I moved out of California this year. Astronomical taxes along with diminishing services, high prices, increasing crime, crumbling infrastructure, and absence of leadership led me to an easy and obvious decision to leave.
The California of today reminds me of my hometown of Cleveland, Ohio in the 1970s. Back then, roads were not being maintained, neighborhoods were in disrepair, people disrespected each other, race relations were strained, schools were underfunded and failing, people were moving out of the state, and elected officials seemed powerless to fix things.
When I visited Cleveland last year, I was shocked. There was a sense of civic pride that I no longer see in California. The roads were better, people were genuinely happy and friendly, entire neighborhoods had been renovated, and there was great positive momentum. Now that I live in Cleveland again, it’s even better than I anticipated.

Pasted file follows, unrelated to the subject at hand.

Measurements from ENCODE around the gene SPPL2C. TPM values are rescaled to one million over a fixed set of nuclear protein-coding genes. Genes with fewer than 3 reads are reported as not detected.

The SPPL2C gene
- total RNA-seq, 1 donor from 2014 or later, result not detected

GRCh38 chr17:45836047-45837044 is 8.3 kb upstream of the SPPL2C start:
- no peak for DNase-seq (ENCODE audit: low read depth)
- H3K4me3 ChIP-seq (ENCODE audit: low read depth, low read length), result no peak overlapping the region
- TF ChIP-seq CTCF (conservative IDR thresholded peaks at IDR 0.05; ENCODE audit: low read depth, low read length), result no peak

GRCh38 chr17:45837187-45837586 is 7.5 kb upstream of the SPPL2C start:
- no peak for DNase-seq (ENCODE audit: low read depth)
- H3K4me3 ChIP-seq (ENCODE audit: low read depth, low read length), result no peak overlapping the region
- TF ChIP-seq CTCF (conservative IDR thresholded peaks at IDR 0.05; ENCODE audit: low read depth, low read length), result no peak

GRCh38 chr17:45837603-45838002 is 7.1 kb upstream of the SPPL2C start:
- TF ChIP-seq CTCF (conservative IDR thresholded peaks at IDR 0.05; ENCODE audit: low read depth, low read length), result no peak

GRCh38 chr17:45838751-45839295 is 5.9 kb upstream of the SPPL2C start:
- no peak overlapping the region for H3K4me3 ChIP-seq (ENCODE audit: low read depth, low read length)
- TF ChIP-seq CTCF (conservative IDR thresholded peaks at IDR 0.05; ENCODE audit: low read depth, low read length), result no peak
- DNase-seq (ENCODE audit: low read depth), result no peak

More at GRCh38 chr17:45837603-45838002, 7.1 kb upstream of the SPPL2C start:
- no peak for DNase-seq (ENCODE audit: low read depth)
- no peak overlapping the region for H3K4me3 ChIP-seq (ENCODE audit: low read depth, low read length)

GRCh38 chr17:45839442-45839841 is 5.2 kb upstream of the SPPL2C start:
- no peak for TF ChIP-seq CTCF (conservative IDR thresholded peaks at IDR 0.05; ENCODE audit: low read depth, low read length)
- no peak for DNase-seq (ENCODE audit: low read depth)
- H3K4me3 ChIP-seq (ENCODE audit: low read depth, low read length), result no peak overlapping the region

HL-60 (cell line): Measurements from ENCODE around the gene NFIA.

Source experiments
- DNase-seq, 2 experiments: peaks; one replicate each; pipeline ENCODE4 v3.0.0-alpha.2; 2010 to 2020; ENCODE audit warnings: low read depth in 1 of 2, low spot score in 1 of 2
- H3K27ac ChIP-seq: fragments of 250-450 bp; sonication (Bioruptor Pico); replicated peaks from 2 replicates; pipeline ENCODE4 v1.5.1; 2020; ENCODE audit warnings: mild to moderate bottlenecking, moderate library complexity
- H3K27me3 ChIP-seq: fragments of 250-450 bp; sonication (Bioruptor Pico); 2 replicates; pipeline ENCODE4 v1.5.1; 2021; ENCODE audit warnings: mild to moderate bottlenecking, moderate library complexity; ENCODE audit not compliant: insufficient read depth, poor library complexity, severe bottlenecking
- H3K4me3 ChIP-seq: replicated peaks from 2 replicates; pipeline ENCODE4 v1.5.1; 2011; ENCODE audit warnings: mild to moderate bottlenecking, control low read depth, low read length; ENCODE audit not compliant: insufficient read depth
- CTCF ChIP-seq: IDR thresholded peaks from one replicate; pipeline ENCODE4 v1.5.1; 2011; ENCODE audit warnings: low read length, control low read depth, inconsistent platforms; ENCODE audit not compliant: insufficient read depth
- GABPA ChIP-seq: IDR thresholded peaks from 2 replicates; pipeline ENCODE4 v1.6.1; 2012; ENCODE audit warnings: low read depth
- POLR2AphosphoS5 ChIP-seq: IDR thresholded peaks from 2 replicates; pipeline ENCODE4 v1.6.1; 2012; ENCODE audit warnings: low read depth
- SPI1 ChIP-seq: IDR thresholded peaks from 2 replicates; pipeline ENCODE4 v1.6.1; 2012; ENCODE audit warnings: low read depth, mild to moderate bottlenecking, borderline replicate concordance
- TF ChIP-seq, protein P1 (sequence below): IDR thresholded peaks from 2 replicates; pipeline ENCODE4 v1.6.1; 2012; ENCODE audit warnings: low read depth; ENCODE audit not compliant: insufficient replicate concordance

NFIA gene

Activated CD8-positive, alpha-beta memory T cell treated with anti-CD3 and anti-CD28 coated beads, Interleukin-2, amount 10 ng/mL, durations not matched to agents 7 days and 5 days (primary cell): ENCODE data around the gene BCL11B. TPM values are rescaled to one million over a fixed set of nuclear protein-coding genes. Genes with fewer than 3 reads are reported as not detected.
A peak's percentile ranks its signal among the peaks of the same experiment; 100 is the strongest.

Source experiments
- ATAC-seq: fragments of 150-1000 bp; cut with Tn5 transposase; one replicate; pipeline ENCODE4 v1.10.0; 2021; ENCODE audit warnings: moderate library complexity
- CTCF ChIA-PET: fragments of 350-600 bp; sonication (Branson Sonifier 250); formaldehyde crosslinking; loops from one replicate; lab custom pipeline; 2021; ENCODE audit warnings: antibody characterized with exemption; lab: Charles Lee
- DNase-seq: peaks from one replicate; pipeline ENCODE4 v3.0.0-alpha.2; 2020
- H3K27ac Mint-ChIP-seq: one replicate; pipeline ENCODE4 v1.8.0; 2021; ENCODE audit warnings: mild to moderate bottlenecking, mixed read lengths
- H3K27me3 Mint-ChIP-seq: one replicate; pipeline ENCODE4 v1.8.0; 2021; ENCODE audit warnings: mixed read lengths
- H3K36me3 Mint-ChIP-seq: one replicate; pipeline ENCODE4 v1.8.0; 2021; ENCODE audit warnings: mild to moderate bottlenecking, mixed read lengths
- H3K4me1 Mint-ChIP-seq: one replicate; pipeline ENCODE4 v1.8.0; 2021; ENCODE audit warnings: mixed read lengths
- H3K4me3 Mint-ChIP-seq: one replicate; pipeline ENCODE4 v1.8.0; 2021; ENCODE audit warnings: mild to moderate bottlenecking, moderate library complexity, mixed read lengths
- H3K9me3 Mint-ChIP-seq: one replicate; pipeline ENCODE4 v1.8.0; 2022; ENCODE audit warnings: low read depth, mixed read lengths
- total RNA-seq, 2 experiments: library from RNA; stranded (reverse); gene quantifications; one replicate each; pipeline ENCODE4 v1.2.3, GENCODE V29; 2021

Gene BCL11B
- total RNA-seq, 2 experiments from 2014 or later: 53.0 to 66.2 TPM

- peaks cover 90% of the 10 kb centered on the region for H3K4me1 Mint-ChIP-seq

I pay under $4.50 for a gallon of gas. Registering my car cost $66 versus $571 in California. My auto insurance went from $811 to $298 for the same coverage. Food is less expensive, sales tax is lower, income tax is lower, and, of course, the price of real estate is a small fraction.
I’ve never minded paying high taxes as long as the money is effectively spent. I don’t see that in California. For example, on my drive to Ohio, I passed through Nevada, Utah, Wyoming, Nebraska, Iowa, Illinois and Indiana. Sadly, California had the worst roads, by far.
Except for the weather, California is just like Ohio of the 1970s. It’s dirty, crumbling, and in desperate need of effective leadership. I’ll miss many people in Gilroy, but I won’t miss California.